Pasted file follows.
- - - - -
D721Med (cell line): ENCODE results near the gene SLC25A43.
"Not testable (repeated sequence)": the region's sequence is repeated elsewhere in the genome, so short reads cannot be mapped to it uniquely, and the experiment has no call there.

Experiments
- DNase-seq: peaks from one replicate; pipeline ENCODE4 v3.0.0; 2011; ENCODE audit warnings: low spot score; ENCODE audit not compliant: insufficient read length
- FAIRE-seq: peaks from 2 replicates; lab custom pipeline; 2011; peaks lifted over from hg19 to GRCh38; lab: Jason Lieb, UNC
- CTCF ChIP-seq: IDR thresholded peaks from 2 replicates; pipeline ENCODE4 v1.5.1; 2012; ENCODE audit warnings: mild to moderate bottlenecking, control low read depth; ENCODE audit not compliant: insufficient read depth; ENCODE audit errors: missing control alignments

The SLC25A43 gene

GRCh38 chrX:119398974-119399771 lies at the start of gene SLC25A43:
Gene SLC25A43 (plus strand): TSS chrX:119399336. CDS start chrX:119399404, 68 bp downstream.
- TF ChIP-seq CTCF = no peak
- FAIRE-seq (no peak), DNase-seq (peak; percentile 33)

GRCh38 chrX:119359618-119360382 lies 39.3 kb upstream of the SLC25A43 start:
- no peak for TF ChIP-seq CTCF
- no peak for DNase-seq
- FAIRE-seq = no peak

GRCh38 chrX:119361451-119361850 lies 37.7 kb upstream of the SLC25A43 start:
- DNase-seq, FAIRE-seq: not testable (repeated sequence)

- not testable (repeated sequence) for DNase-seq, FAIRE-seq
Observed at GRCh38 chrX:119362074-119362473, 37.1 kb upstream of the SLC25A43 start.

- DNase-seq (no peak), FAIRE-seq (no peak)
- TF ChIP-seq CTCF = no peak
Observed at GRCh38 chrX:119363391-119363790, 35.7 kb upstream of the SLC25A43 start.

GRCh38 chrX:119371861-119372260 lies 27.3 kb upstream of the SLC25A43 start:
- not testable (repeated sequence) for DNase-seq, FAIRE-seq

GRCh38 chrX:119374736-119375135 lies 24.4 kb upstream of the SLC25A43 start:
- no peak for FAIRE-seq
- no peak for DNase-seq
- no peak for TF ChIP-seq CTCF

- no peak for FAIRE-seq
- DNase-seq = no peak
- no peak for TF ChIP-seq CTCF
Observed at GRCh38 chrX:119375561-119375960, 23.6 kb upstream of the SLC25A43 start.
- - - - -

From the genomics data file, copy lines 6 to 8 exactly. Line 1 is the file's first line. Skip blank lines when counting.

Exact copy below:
- CTCF ChIP-seq: IDR thresholded peaks from 2 replicates; pipeline ENCODE4 v1.5.1; 2012; ENCODE audit warnings: mild to moderate bottlenecking, control low read depth; ENCODE audit not compliant: insufficient read depth; ENCODE audit errors: missing control alignments

The SLC25A43 gene

GRCh38 chrX:119398974-119399771 lies at the start of gene SLC25A43: